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Daily Record
Daily Record
Paul Behan

Concerns over big rise in delayed discharge figures across Ayrshire

Delayed discharge figures in Ayrshire and Arran have shot up by 38 per cent.

Figures released by Public Health Scotland about the number of bed days occupied by delayed discharge continues to paint a bleak picture in the region.

The numbers have increased by 38 per cent in Ayrshire and Arran, between October 2021 and October 2022, meaning 6,438 bed days were occupied by patients otherwise ready to leave hospital- but couldn’t.

Delayed discharge is when a patient is medically cleared to go home but cannot leave hospital, often because a social care package is not in place, or there is a lack of places in care homes or sheltered housing.

Across the region thousands of hours of assessed care is not being provided in homes because of a lack of carers.

An increasing number of care home closures are also reducing the opportunities for older people to leave hospital if they require a care home place.

South Scotland Labour List MSP Colin Smyth is demanding action.

He said: “The monthly delayed discharge figures continue to paint a bleak picture for health boards.

“Almost everyone knows of families who are dealing with this terrible situation. It is getting worse.

“Delayed discharge damages patients’ recovery, it drains precious funds from our NHS and is resulting in an enormous pressure on NHS staff caring for people who shouldn’t be in hospital.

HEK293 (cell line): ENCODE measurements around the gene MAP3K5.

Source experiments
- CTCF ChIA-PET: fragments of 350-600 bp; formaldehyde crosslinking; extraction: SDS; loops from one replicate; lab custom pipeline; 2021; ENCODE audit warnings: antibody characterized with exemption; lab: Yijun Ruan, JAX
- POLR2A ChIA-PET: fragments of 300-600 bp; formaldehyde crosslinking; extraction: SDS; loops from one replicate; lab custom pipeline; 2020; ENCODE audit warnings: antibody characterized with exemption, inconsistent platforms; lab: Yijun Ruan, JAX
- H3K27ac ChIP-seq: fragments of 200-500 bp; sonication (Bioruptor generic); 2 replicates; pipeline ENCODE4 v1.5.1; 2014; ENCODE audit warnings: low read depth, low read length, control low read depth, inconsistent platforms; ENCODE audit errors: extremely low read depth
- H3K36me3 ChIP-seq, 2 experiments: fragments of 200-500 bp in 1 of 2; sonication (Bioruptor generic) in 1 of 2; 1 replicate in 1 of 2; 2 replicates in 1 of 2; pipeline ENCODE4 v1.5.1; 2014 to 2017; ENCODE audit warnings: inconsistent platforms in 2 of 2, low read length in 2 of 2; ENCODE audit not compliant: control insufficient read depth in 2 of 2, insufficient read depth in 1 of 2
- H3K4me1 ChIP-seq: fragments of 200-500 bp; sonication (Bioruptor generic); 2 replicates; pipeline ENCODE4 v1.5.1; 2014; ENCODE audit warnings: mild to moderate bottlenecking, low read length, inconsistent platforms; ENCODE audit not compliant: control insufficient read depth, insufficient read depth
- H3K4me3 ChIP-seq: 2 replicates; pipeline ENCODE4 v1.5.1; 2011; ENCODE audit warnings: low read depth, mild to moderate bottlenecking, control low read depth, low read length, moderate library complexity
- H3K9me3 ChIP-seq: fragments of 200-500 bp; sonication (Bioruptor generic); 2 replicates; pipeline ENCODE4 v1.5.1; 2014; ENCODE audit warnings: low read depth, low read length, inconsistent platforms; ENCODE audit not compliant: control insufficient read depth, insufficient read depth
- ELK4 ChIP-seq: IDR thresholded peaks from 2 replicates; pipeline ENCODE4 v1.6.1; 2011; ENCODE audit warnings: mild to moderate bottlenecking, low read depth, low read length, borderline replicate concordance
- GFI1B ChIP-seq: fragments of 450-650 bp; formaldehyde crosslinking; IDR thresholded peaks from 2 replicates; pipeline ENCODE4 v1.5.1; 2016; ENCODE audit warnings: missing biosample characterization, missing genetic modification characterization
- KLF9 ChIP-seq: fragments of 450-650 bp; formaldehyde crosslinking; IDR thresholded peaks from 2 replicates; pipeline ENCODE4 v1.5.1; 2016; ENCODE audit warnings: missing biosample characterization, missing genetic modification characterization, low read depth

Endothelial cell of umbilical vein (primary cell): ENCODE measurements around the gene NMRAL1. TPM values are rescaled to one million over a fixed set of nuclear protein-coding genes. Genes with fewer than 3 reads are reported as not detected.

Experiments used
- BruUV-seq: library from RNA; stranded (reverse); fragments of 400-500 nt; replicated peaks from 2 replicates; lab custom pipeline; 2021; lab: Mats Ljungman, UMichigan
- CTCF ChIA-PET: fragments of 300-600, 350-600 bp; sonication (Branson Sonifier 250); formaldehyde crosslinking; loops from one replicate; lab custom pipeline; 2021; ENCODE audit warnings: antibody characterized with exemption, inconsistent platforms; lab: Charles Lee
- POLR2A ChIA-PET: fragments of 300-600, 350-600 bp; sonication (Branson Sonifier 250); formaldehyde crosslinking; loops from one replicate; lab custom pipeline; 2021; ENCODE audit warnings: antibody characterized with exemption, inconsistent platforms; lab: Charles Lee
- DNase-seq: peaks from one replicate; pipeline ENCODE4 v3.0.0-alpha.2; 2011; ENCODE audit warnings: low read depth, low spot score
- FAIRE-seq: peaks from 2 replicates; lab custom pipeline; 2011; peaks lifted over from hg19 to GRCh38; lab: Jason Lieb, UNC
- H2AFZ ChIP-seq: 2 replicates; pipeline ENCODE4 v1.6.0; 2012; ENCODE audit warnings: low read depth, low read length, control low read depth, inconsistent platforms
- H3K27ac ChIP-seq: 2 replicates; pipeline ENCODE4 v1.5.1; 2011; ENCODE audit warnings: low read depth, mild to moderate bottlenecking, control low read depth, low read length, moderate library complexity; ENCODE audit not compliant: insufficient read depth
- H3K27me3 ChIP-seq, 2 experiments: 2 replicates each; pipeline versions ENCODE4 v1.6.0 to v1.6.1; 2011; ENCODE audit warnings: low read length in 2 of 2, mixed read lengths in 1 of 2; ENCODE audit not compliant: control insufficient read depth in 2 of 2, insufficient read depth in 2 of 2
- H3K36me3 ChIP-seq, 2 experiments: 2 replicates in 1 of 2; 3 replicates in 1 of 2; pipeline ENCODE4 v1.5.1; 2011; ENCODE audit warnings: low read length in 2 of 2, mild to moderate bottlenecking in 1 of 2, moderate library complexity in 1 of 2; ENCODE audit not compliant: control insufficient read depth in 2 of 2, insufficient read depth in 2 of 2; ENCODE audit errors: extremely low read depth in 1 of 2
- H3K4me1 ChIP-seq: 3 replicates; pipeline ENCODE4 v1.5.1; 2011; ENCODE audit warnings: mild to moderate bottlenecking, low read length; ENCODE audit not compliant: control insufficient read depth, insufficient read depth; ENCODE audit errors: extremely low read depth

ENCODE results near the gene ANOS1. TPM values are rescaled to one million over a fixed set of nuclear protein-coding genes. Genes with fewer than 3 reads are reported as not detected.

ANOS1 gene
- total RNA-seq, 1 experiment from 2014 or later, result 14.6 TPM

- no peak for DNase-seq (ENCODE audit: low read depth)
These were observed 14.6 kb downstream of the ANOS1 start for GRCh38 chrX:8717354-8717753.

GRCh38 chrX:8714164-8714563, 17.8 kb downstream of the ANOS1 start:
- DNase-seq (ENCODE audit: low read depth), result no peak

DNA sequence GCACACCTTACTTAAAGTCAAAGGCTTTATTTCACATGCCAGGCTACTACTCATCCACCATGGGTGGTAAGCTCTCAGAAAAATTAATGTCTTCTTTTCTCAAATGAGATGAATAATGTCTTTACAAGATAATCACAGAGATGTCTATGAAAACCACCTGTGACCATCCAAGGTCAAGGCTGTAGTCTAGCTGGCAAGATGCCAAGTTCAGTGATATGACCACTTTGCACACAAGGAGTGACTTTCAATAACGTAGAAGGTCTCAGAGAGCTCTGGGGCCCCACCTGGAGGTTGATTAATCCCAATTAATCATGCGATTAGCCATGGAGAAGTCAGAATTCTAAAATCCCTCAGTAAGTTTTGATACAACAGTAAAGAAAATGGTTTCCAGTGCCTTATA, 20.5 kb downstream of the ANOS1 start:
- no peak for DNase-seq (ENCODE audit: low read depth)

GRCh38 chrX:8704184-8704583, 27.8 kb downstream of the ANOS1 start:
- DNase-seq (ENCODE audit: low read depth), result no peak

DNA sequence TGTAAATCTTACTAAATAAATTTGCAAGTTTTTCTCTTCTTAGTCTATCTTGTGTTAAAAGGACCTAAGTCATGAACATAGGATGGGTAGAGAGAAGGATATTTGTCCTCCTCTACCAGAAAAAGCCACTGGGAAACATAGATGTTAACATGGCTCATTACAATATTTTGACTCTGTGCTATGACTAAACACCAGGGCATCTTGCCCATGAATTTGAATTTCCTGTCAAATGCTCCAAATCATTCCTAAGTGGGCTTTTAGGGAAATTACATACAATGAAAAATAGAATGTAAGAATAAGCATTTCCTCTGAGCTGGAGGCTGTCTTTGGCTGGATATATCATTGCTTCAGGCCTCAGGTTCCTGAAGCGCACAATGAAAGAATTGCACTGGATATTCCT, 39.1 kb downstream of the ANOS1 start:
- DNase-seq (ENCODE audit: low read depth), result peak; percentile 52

“The Scottish Government must get a grip and properly invest in social care so that people can get the support they need and the NHS can focus on treating people. We don’t have enough carers to support people in their homes or enough care home places.

MSP Colin Smyth (handout)

“That will need long term investment including tackling the woeful low level of sheltered housing locally. The Government could start by backing Labour’s plans to pay care workers a fair wage of £12 an hour, rising to £15 which would help with the recruitment crisis.”

He added: “Ending delayed discharge should be a priority for the Scottish Government and that means a radical rethink on how we fund and deliver social care.

“At present the Government are like rabbits caught in the headlights. They simply have no answers.”

But Health Secretary Humza Yousaf said a combination of factors has caused the figures to rise and the Scottish Government is pumping money into tackling the issue.

He said: “In common with health services across the UK and globally, NHS Scotland is working under significant pressure and the pandemic continues to affect services.

“Social care has been hit by a triple whammy of Brexit, which has impacted staffing, the pandemic and high energy and inflation costs, all putting significant pressure on the sector.

“A ministerial advisory group has been established to discuss and tackle current system pressures. The group meets weekly with the Deputy First Minister, health ministers and minister for local government all in attendance.

“Funding is also being used to rapidly scale up Hospital at Home services with a further £3.6 million made available in the 2022/23 budget, to reduce acute admissions and support timely discharge.

“Funding of £124 million has been allocated to enhance care at home capacity; £200 million to increase the hourly rate of pay to £10.50; £20 million to provide interim care arrangements; and £40 million to enhance multi-disciplinary teams.”

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